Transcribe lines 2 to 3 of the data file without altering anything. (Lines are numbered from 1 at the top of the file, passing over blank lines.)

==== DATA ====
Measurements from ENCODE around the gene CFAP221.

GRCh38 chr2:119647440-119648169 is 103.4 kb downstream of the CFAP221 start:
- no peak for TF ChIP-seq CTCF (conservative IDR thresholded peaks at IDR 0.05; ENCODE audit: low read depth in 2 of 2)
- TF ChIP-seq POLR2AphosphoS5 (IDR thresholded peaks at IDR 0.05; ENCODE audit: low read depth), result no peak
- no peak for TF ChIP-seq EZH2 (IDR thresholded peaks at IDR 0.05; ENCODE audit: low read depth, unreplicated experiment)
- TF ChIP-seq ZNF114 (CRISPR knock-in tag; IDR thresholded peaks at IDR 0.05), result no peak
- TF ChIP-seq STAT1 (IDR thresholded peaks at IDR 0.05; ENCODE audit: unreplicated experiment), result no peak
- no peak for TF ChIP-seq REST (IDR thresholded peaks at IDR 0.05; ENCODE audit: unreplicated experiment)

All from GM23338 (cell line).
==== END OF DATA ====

GRCh38 chr2:119647440-119648169 is 103.4 kb downstream of the CFAP221 start:
- no peak for TF ChIP-seq CTCF (conservative IDR thresholded peaks at IDR 0.05; ENCODE audit: low read depth in 2 of 2)